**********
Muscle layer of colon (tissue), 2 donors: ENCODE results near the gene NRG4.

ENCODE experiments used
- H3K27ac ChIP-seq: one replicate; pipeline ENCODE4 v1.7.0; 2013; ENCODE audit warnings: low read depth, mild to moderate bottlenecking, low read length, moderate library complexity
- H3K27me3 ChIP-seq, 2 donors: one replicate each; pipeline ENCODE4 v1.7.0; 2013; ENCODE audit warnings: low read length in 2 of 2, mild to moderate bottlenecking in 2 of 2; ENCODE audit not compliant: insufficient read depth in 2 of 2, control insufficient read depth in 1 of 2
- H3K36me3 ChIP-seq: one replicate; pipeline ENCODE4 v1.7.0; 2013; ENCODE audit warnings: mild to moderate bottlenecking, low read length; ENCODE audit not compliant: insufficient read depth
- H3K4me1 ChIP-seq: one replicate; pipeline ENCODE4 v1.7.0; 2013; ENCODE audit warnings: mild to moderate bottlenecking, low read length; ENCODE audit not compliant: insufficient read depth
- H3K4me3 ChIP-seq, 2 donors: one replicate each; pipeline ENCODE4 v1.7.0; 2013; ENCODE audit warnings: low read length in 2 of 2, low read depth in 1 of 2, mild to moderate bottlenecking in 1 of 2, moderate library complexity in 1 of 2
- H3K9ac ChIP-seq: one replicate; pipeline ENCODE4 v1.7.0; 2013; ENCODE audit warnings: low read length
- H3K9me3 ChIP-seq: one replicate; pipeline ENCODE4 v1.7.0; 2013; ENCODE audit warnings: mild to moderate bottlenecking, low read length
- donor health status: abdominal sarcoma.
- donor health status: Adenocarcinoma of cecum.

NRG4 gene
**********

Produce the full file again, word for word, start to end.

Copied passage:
Muscle layer of colon (tissue), 2 donors: ENCODE results near the gene NRG4.

ENCODE experiments used
- H3K27ac ChIP-seq: one replicate; pipeline ENCODE4 v1.7.0; 2013; ENCODE audit warnings: low read depth, mild to moderate bottlenecking, low read length, moderate library complexity
- H3K27me3 ChIP-seq, 2 donors: one replicate each; pipeline ENCODE4 v1.7.0; 2013; ENCODE audit warnings: low read length in 2 of 2, mild to moderate bottlenecking in 2 of 2; ENCODE audit not compliant: insufficient read depth in 2 of 2, control insufficient read depth in 1 of 2
- H3K36me3 ChIP-seq: one replicate; pipeline ENCODE4 v1.7.0; 2013; ENCODE audit warnings: mild to moderate bottlenecking, low read length; ENCODE audit not compliant: insufficient read depth
- H3K4me1 ChIP-seq: one replicate; pipeline ENCODE4 v1.7.0; 2013; ENCODE audit warnings: mild to moderate bottlenecking, low read length; ENCODE audit not compliant: insufficient read depth
- H3K4me3 ChIP-seq, 2 donors: one replicate each; pipeline ENCODE4 v1.7.0; 2013; ENCODE audit warnings: low read length in 2 of 2, low read depth in 1 of 2, mild to moderate bottlenecking in 1 of 2, moderate library complexity in 1 of 2
- H3K9ac ChIP-seq: one replicate; pipeline ENCODE4 v1.7.0; 2013; ENCODE audit warnings: low read length
- H3K9me3 ChIP-seq: one replicate; pipeline ENCODE4 v1.7.0; 2013; ENCODE audit warnings: mild to moderate bottlenecking, low read length
- donor health status: abdominal sarcoma.
- donor health status: Adenocarcinoma of cecum.

NRG4 gene